In an Australian marketing campaign, Microsoft is urging those using Internet Explorer 6 to upgrade already.
"You wouldn't drink nine-year-old milk, so why use a nine-year-old browser?" asks the Web site urging IE6 users to upgrade to something closer to the front of the fridge.
The shelf life of software and dairy products is not often considered to be in the same range, but leaving that aside, Microsoft does offer a good reason to upgrade: better security.
"When Internet Explorer 6 was launched in 2001, it offered cutting-edge security--for the time. Since then, the Internet has evolved, and the security features of Internet Explorer 6 have become outdated," the site said, showing scary statistics about online fraud and enumerating various advantages in Microsoft's preferred alternative, IE8.
IE6 is scorned by technophiles not just because of its security vulnerabilities but also for its nonstandard or nonexistent implementation of various Web standards. Web developers have plenty of pains supporting the diversity of browsers on the Internet, but IE6 is a particular problem given its continuing, though dwindling, widespread use.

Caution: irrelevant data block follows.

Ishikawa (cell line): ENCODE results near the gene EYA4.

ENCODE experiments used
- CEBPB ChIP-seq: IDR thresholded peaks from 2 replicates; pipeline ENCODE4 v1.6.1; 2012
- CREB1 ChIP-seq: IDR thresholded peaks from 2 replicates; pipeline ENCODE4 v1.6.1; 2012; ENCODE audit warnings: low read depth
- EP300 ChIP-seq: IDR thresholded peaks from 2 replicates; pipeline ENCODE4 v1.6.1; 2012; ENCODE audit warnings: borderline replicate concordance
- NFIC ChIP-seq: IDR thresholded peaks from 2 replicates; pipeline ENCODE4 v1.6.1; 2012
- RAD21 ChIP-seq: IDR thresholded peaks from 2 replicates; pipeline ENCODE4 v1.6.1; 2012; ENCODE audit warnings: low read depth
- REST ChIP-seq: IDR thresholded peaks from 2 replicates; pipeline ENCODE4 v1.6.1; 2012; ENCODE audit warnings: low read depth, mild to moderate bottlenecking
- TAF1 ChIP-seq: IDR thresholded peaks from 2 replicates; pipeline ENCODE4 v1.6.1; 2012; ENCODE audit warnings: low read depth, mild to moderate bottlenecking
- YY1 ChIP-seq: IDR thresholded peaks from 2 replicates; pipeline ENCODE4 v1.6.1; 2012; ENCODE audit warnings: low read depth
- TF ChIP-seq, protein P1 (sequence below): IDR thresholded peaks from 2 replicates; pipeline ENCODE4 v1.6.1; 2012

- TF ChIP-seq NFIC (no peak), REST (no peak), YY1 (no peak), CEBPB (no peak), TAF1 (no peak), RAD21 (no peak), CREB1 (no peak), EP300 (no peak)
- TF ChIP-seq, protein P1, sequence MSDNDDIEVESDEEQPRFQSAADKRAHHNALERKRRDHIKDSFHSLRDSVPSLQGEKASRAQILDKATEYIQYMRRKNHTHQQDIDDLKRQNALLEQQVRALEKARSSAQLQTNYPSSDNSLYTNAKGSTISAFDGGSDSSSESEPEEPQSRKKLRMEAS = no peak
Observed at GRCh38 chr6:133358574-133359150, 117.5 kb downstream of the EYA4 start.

According to research from Net Applications, IE6 accounts for about 17.6 percent of browser usage worldwide today, with No. 1 IE8 recently picking up steam as people upgrade.
One reason for IE6's continuing use is that it's built into Windows XP, which remains in widespread use. Windows 7--which, unlike in-between Vista, is showing signs of catching on--comes with IE8 built in. Convincing corporations to change operating systems can be harder though, especially those with in-house applications designed to run specifically with IE6.
IE's future is looking brighter. Microsoft has lit a fire under its IE development team to come back with a strong IE9. One big selling point of the new browser, which is available only in a developer preview version for now, is support for Web standards.
IE9 is emerging in the midst of a highly competive browser market, with four primary competitors: Opera, a small, scrappy company with a long history of going up against Microsoft; Google, a relatively new contender but one with serious Web skills and a strong brand; Apple, with a major incentive to improve browsers as a replacement for Adobe Systems' Flash; and Mozilla, whose Firefox browser is in second place after IE.